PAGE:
The New Calabar River

The great Mahatma Gandhi once said that the culture of every Nation on Earth resides in the Heart and soul of its people. These served as a guideline for the #Makeheritagefun activity at the New Calabar River, located at Omuihuechi Aluu in Ikwerre Local Government Area of Rivers State, Nigeria.

The New Calabar River is truly a magnificent and important natural water body for the people of omuihuechi Aluu. The entire river is located on the Eastern flank of the Niger Delta River System and empties into creeks and lagoons of the Atlantic Ocean. At Elele-Alimini (political ward in Ikwerre local government area) the source of the River, the New Calabar River is Brackish, acidic and non-tidal, but at Omuihuechi Aluu, the upstream section of the river is fresh and tidal.

One can regularly see barges traveling across the river.
Image: Garshon Wenenda

The New Calabar River is an important water resource for communities located along its bank, as they depend on the river for their recreational, agricultural and sometimes domestic water supply. However, humans are not only the dependants of this specimen of natural heritage for survival. The vegetation which is thick, and swampy with a gentle sloping topography is teaming with rich array of wildlife and ecological diversity. Also, within the water catchment/body, there is a naturally abundant broodstocks of Chrysichthys nigrodigitatus (Silver catfish) and Macrobrachium Sp among many other species.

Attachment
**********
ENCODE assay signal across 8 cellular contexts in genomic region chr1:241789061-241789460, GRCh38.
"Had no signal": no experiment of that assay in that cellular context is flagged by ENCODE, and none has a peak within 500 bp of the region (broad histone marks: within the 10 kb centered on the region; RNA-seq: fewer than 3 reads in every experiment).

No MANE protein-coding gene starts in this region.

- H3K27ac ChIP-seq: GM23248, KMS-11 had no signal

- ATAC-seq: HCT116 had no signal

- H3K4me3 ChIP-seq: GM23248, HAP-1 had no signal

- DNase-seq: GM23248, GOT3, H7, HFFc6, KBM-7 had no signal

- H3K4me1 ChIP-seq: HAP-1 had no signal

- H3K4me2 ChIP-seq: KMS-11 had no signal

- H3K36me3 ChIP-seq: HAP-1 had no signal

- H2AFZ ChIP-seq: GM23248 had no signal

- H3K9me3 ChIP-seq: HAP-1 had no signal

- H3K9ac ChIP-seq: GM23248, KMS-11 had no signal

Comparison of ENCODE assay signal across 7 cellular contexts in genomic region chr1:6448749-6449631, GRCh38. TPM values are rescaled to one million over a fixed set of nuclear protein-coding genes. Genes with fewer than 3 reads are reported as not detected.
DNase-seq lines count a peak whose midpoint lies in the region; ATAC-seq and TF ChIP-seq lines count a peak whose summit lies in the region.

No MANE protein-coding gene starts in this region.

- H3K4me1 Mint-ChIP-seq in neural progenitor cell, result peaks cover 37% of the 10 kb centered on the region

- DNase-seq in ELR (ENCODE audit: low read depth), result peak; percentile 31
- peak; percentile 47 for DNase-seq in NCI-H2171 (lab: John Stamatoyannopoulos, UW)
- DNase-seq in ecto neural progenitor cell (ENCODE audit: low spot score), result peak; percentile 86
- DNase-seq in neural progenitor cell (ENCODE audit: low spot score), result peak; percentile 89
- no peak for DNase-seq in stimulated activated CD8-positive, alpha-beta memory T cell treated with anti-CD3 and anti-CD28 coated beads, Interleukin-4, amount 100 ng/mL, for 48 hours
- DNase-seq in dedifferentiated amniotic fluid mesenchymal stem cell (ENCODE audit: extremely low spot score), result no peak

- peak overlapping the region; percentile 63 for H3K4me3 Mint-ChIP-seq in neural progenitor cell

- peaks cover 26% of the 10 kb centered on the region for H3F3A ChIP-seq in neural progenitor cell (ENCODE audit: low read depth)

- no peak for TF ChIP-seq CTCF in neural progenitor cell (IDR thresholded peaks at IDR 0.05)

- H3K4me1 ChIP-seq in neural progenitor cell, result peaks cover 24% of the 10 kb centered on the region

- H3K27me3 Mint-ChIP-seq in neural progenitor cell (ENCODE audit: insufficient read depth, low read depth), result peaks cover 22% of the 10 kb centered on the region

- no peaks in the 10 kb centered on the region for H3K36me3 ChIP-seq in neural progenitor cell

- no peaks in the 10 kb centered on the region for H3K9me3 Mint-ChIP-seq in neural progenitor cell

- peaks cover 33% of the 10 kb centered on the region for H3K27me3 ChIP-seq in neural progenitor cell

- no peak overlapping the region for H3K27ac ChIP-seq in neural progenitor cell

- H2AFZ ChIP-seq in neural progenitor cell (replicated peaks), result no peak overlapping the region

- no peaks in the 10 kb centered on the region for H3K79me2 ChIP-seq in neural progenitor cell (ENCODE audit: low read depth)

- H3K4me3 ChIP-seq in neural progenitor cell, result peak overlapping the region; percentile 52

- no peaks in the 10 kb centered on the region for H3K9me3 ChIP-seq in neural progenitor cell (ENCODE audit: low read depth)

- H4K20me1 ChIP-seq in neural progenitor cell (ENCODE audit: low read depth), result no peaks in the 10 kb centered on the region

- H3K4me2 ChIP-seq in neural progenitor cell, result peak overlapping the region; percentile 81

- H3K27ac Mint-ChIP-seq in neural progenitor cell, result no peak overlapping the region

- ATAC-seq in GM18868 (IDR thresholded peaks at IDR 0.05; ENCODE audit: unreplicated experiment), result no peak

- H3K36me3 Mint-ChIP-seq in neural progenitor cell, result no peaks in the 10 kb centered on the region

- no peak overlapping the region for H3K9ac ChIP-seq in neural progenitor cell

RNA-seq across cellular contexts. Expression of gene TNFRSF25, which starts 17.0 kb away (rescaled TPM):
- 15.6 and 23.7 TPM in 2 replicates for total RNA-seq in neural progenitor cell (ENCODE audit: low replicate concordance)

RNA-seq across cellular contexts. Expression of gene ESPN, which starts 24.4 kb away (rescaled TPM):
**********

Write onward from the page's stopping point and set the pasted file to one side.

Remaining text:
The river forms an important part of the biodiversity pool that Nigeria has to offer, and also supports pisciculture as a livelihood.
Image: Garshon Wenenda

The New Calabar River exhibits temporal variation, which can be attributed to the mixing of upper and lower reach of the river under varying tropical climatic conditions. The river is truly a marvellous site to behold, one with great cultural, economical and natural significance to the people of Omuihuechi community, but sadly like every other water body in the world it is heavily stressed by discharge from industries located along its banks, posing a significant threat to the marine ecology of the River.

  • GARSHON WENENDA

    Garshon Wenenda Benson is a Nigerian, concerned with food security in his country, rural development and food self-sufficiency in Third World countries. Aside studying for a Masters degree in Agricultural Extension and Rural Development He is also a culture enthusiast, enjoys a good book and going for a swim.

  • Show Comments

Your email address will not be published. Required fields are marked *

comment *

  • name *

  • email *

  • website *

This site uses Akismet to reduce spam. Learn how your comment data is processed.

You May Also Like

The art of Muralism in Mexico

Art often becomes the novelty of a civilization as it washes away the dust ...

Talaandig Artisans of Bukidnon

Living in the foothills of the Kitanglad Mountain Ranges in Bukidnon in the Philippines, ...